It is a near certainty that the United Nations General Assembly will consider a resolution recognizing Palestinian statehood in September 2011. The vote would be largely symbolic – the General Assembly cannot grant statehood. U.N. membership is not assured without prior consent from the permanent Security Council members. Outside the ivory tower of the U.N., such recognition is only achieved through unilateral acknowledgement by independent, sovereign states.
For its bid to be successful, Palestine would need to secure a two-thirds majority from the 192 member General Assembly. It will likely exceed the 128 votes required to achieve that goal. At present, 112 states have recognized Palestinian statehood and Riyad Mansour, Ramallah’s envoy to the U.N., has hinted that number may be inching past 120, with U.N. consideration looming. However, recognition would also require approval from the Security Council. The latter is a non-starter – the United States has already indicated its readiness to veto is a foregone conclusion. Furthermore, the U.S. Senate recently passed a resolution threatening to end its aid to Palestine if the occupied territories do not halt the push for recognition.
Despite the fact that this distinctively token vote meets the measure of forlorn hope, its consequences will be very real.
Although the formal peace process has clearly stalled, the mere discussion of Palestinian state has come at Israel’s expense. Passage of the measure would demonstrate the Jewish state’s growing isolation from the international community. Conversely, rejection of the resolution would undoubtedly escalate simmering tensions.
Dissatisfaction and unrest among Palestinians would be acute.
Concurrently, a US decision to exercise veto power at the Security Council would have disastrous consequence for American interests in the Arab world.
Conventional wisdom suggests the Palestinians want to exceed the vote minimum in the General Assembly, thereby engaging American in a high-stakes game of diplomatic brinksmanship. However, this collision is likely to end in conflict rather than conciliation, and the Palestinians know it. On the streets of the West Bank and Gaza, talk is building of hundreds of thousands taking the streets in the ramp-up to the U.N. vote, supported by millions of fellow Arabs, in a powerful demonstration of cultural solidarity and frustration with Israel’s perceived intransigence.
This should come as little surprise. Palestinian attitudes and expectations for the September vote remain upbeat, if tempered by the political reality of United States’ ultimate determination of the resolution’s achievement. According to a June 16-18 poll conducted by the Palestinian Center for Policy and Statistical Research (PCPSR), 57% of Palestinians believe they will obtain recognition of their state from two-thirds of the members should their case reach the U.N.’s General Assembly, despite a whopping 76% majority who believe the U.S. will use its veto power at the Security Council level. The fact that a majority of Palestinians remain sanguine about international acknowledgment, despite an overwhelming belief that the United States will attempt to squash their efforts, demonstrates that practical expectations have not subsumed the blind optimism spirited on by the surging Arab Spring.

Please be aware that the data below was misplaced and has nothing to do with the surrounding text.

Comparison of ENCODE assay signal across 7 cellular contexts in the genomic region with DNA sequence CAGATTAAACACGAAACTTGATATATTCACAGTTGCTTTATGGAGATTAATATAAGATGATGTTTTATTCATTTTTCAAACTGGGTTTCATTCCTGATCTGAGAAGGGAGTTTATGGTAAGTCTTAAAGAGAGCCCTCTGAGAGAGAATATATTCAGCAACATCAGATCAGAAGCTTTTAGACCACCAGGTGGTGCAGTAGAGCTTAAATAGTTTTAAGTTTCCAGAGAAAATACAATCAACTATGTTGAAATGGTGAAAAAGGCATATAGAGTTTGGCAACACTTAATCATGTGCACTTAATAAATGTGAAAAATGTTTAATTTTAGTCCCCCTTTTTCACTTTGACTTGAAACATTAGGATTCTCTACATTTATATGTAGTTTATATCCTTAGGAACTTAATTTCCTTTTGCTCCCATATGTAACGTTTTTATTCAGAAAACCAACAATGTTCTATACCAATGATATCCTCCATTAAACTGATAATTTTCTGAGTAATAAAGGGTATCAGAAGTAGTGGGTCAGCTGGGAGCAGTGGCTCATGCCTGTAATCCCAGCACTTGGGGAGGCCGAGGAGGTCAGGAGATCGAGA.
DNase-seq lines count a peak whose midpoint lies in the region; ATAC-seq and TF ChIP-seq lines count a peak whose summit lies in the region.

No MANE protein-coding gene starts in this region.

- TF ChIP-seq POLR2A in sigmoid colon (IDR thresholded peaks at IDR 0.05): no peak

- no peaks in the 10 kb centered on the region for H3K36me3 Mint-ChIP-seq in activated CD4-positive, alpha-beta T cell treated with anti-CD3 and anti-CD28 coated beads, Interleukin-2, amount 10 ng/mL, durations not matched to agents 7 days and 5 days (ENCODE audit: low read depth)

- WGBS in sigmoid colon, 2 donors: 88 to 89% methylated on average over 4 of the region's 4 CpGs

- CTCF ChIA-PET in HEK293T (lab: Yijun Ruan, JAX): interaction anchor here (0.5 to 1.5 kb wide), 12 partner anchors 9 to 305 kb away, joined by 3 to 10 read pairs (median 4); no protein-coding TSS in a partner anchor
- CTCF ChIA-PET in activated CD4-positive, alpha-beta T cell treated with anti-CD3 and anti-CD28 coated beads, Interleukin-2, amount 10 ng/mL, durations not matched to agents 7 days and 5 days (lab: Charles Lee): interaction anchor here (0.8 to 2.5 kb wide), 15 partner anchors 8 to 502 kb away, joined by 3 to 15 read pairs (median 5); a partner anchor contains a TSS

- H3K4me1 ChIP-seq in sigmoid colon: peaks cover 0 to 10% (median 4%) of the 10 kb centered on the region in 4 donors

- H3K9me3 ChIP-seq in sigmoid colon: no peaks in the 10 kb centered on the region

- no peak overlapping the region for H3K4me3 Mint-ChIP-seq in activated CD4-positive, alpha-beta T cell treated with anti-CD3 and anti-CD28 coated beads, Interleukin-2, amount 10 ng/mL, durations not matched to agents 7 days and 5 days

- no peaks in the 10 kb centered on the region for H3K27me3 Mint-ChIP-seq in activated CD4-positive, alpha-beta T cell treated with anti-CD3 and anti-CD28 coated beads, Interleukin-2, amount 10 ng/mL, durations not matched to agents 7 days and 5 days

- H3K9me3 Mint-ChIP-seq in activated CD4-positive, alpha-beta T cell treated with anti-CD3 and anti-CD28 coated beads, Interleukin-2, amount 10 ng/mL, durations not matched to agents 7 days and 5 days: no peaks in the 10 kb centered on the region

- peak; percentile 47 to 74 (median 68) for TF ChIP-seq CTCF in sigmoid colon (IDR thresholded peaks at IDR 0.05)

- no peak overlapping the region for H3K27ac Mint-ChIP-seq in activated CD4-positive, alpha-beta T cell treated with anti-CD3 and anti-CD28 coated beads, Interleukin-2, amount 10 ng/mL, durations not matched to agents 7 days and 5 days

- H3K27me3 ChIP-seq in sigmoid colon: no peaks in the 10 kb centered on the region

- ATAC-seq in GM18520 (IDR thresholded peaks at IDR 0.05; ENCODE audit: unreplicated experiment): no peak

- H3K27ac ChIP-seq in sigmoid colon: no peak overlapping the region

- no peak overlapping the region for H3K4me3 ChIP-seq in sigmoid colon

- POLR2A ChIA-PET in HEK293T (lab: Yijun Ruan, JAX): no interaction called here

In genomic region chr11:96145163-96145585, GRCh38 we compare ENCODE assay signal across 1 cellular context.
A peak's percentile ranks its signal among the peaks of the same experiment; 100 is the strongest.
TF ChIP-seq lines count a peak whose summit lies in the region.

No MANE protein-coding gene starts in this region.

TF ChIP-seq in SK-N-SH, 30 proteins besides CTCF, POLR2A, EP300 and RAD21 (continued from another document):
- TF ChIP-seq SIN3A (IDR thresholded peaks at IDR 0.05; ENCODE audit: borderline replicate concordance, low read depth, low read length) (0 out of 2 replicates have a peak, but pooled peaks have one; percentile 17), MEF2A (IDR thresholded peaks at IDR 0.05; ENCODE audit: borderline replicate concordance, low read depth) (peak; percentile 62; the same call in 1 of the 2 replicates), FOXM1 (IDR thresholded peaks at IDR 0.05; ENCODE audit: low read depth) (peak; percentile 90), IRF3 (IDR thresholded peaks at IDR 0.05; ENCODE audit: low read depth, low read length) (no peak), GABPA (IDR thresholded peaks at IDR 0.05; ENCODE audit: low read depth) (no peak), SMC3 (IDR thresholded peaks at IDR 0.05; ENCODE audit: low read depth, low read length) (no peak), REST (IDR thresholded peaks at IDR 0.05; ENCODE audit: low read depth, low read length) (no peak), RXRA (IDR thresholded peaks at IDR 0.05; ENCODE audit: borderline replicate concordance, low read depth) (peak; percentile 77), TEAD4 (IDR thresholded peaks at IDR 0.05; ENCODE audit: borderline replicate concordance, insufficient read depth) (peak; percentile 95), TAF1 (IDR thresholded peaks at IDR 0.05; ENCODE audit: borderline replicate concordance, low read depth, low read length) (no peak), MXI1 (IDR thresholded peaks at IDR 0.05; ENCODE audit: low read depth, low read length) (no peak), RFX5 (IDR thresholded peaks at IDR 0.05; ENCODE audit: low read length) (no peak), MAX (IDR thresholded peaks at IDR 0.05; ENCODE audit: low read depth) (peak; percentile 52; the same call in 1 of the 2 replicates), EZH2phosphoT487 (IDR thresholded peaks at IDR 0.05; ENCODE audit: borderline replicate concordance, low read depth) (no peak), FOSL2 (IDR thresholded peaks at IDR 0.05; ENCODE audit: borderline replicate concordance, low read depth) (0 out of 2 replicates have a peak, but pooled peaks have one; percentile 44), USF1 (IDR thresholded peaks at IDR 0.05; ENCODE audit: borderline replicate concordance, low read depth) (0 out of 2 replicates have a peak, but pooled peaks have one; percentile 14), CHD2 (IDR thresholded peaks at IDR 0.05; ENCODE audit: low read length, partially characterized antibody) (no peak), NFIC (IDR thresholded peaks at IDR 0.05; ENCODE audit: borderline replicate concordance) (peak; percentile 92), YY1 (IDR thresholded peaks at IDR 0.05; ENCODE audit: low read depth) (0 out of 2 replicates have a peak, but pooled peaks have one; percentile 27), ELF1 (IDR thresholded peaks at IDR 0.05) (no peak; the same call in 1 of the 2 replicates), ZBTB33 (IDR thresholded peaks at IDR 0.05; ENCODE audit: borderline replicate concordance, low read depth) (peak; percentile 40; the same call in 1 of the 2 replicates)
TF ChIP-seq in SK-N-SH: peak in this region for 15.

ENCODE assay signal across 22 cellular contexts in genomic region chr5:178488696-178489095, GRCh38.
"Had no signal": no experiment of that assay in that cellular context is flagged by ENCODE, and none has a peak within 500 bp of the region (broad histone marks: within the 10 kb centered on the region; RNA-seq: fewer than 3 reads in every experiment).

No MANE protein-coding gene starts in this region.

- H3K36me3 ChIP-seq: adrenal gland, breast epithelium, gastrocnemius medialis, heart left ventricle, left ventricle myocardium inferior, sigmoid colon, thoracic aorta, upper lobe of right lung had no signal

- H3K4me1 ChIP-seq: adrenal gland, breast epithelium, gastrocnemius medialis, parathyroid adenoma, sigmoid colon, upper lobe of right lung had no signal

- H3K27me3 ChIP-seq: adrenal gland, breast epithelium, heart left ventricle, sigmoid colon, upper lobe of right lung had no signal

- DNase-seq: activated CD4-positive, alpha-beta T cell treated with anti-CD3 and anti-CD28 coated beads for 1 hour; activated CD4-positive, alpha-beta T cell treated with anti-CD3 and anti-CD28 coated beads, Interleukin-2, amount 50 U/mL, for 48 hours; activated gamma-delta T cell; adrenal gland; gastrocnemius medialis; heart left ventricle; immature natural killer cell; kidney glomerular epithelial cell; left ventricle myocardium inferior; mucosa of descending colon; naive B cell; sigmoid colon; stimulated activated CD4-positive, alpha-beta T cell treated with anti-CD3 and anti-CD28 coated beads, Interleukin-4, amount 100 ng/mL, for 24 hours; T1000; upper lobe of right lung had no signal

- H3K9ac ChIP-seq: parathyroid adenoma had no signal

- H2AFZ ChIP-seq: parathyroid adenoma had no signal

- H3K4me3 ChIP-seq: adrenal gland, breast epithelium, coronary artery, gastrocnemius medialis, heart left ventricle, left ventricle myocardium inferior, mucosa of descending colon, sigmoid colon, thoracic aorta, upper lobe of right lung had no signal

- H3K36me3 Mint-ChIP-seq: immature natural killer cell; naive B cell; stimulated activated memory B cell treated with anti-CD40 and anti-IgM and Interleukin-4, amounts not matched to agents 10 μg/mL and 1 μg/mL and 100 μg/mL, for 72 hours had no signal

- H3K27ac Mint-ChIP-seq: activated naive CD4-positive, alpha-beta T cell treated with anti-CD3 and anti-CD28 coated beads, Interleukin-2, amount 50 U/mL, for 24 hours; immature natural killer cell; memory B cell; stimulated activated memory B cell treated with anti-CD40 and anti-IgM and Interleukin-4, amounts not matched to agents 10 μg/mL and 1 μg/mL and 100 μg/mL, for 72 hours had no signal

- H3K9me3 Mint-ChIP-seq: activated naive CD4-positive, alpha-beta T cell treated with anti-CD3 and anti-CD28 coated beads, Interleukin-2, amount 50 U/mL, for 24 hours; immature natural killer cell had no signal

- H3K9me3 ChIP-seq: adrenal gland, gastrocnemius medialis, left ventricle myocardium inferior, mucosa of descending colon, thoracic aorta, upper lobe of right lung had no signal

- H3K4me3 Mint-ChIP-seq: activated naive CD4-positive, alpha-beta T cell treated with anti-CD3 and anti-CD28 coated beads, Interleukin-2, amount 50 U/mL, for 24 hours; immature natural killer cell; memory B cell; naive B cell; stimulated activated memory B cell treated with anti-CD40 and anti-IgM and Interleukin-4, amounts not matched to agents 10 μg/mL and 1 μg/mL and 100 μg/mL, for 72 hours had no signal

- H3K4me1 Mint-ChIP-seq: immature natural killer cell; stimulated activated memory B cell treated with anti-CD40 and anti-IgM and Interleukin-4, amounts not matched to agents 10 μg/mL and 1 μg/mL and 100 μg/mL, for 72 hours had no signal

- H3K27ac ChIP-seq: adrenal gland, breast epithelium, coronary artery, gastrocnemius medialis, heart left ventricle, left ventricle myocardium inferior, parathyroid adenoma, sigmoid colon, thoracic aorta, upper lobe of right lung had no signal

However, there are legitimate concerns that a U.S. rejection Palestine’s membership bid – lacking a suitable alternative – would provoke a violent response. Mahmoud Abbas is a weak ruler, and widely mistrusted by many Palestinians. His Palestinian Authority could potentially lose control of any broad-based Palestinian street movement.
Recently, concerns of a third intifada merging with region-wide demonstrations have mounted. Israel was brusquely introduced to the protest movement on May 15th as tens of thousands of Palestinians amassed on its borders to protest the creation of the Jewish state 63 years prior. They arrived in observance of the ‘nakba,’ or catastrophe, in reference to the displacement of hundreds of thousands of Palestinians, after the formation of the state of Israel was formalized by international diplomacy, and solidified by the 1948 war.
All told, ten Palestinians were killed and hundreds injured as protests reignited Arab-Israeli tensions over Palestine’s push for international recognition at the United Nations this fall.
Obviously, Israel is sensitive to thoughts of intifada. However, the shape and stature of Palestinian resistance will continue to grow as neighboring Arab states “shake off” years of repression and inequity.
Israel has demonstrated strong misgivings about rumblings of democracy in the region, preferring the “devil it knows.” However, efforts to stop pro-Palestinian projects will demand a new level of repression if the Jewish state wants to take the fight from the militarized borders of Eretz Israel to the halls of the United Nations.
It is unlikely that formal U.N. recognition of a Palestinian state would compel Israel to concede tenure of the West Band and Gaza. However, if recent events and expectations on the Palestinian side of the Separation Wall are any indication, Israel will ultimately pay the price, regardless of the outcome.